The “Exercise of Buyer-Side Market Power” is defined as anti-competitive behavior of a capacity market seller with a load interest (or directed by an entity with a load interest) to uneconomically lower capacity auction offers to suppress the capacity auction clearing prices to benefit the capacity market seller’s (or the seller’s affiliate’s) portfolio of generation and load (or that of the directing entity with a load interest). The MOPR would apply to a capacity market seller if it is able to or has an incentive to exercise buyer-side market power by submitting uneconomic offers to suppress the clearing prices to benefit its portfolio. To identify such a seller, PJM will apply economic tests to determine if the resource’s submission of below-cost offers would reduce the clearing price for the area where the resource is located and would result in a net benefit to the seller’s portfolio, given the savings that result from the reduced charges to load. The vast majority of market participants in PJM do not have a load interest and therefore are unlikely to be affected by this provision.

“Conditioned State Support” is defined as a state financial benefit that is provided outside of PJM Markets and is conditioned on clearing any RPM Auction. The MOPR would apply to generation resources that PJM believes receive a state benefit if FERC approves a Section 205 filing by PJM in which PJM would claim and demonstrate that the state program or policy constitutes “Conditioned State Support.” If the Commission accepts the filing, any resource receiving support through that program would be subject to the MOPR and the new Attachment DD-3 in the PJM Tariff would be updated to list that policy or program as Conditioned State Support.

The new PJM tariff language provides the following examples of policies and programs that would not be considered Conditioned State Support:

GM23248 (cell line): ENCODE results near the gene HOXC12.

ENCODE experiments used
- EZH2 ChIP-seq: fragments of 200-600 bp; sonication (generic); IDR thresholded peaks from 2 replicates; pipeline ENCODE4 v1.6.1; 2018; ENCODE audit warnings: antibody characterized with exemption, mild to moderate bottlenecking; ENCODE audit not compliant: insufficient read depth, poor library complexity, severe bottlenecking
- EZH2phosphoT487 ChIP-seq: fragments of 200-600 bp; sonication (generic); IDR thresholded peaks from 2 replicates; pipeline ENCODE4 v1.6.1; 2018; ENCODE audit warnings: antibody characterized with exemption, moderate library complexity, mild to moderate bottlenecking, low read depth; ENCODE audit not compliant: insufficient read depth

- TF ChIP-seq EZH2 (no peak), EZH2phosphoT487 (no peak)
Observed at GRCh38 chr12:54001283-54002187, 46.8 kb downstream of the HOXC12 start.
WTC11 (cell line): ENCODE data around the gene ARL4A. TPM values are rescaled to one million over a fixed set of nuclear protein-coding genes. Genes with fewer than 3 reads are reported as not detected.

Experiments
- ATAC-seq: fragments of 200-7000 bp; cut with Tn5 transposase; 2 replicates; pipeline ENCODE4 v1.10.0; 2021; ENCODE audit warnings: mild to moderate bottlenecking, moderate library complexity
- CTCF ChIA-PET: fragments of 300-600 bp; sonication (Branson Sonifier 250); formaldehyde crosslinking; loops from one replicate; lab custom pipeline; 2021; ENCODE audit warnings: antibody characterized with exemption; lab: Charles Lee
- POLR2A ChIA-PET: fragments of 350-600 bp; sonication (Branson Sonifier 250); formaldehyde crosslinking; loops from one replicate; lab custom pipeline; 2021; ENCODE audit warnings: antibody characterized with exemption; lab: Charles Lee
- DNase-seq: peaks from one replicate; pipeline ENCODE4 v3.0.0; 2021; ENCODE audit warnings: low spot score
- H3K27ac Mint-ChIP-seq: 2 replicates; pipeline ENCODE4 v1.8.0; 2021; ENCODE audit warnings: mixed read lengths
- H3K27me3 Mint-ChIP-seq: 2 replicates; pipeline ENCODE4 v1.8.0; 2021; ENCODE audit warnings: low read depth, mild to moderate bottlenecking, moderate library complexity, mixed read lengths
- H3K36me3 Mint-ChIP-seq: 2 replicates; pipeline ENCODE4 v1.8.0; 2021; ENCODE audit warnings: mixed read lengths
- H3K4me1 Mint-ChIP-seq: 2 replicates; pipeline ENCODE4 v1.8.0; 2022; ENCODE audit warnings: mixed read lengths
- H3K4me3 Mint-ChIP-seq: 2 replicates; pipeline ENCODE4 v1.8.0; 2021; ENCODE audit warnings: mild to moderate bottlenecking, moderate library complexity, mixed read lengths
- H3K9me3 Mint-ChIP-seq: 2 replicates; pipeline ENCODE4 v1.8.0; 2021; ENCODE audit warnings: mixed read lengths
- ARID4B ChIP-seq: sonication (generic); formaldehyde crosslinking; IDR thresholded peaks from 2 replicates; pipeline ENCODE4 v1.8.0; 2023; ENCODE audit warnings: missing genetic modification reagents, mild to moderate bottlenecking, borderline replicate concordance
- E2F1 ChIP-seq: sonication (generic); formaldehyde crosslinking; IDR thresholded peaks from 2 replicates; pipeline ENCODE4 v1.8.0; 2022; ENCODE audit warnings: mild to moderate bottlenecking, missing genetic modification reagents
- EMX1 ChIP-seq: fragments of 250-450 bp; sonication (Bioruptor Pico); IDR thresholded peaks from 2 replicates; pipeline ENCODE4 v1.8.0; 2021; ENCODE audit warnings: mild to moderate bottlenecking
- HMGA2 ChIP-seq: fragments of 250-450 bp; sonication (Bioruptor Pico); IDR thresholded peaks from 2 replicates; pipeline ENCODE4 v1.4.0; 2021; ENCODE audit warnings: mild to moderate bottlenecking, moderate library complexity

• Renewable energy credits
  • Zero emission credits
  • Regional Greenhouse Gas Initiative
  • Economic development programs and policies
  • Tax incentives
  • State retail default service auctions
  • Policies or programs that provide incentives related to fuel supplies
  • PURPA rates

Finally, any existing state policies and programs that may be viewed as providing Conditioned State Support are permitted as “Legacy Policies” to avoid a disruption to those programs and state objectives.

Implications to Market Participants

This new, narrower MOPR will exempt many resources, particularly renewable resources, that would otherwise have been subject to the MOPR. Those resources will be more likely to clear the PJM capacity market auctions and receive the resulting revenue. Conversely, those thermal resources that were already not subject to the MOPR will now have increased competition in the capacity auctions, which could decrease auction prices.

Given that PJM’s “focused” MOPR was highly contentious and widely protested, FERC’s Notice is likely to be met with rehearing requests and judicial appeals. The record is filled with protests raising arguments that the “focused” MOPR is unjust, unreasonable, and unduly preferential and discriminatory, will render the MOPR meaningless and inefficient, will not ensure that the RPM auction will produce just and reasonable prices, and will permit subsidized resources to drive down capacity prices.